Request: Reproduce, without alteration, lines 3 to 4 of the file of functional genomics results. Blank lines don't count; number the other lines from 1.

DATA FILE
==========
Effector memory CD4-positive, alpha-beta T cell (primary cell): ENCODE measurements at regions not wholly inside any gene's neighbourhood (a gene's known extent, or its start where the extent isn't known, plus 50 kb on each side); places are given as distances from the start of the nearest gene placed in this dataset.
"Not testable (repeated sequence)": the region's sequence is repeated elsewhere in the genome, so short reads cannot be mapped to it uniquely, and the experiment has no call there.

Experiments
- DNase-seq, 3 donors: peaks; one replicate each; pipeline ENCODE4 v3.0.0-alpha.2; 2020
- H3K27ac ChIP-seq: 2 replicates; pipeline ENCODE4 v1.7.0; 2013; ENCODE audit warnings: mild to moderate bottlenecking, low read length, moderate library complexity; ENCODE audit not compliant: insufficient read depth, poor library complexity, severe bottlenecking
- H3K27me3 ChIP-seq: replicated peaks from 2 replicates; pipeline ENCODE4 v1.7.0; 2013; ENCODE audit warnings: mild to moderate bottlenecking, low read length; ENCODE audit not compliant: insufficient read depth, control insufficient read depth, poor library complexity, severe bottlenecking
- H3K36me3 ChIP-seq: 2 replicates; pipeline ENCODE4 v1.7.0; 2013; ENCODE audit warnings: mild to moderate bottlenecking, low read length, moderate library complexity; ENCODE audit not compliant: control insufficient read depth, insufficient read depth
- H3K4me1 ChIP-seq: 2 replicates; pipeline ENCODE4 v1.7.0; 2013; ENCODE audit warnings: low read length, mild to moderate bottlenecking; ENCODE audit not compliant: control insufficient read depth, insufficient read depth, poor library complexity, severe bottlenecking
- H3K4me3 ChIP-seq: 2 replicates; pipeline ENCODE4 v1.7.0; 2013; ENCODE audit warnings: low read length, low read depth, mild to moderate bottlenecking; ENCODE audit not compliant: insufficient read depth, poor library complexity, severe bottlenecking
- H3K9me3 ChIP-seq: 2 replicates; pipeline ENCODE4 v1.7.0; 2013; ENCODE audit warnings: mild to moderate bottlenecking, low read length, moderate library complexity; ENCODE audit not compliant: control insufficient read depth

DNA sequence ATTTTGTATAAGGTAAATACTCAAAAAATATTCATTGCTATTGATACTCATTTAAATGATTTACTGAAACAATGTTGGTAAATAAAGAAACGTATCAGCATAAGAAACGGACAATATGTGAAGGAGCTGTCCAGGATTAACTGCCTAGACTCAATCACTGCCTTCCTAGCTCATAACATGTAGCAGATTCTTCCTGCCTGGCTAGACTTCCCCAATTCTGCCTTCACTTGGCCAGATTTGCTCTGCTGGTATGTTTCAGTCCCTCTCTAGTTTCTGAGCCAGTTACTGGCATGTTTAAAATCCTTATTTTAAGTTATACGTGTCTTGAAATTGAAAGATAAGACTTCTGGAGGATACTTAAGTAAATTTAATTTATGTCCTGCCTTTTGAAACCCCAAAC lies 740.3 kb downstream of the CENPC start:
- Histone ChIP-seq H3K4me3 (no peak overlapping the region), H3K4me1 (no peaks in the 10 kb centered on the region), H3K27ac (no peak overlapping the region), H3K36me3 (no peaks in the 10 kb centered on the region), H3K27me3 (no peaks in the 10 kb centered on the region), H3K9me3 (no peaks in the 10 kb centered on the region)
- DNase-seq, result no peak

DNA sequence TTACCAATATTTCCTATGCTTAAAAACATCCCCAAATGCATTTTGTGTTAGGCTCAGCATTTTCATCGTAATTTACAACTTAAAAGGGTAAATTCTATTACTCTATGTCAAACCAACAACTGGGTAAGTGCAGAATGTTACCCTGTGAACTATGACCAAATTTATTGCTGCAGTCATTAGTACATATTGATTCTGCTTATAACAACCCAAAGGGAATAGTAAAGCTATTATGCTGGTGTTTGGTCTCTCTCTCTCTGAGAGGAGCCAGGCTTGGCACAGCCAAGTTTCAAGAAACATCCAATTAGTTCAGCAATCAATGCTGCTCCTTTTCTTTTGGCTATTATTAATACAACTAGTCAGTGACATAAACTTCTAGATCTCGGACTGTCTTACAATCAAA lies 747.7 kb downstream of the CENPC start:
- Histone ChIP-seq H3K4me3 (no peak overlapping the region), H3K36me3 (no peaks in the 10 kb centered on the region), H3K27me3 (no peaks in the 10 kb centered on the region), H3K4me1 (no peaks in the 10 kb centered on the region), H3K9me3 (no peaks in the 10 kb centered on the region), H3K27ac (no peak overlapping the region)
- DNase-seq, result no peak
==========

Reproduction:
Experiments
- DNase-seq, 3 donors: peaks; one replicate each; pipeline ENCODE4 v3.0.0-alpha.2; 2020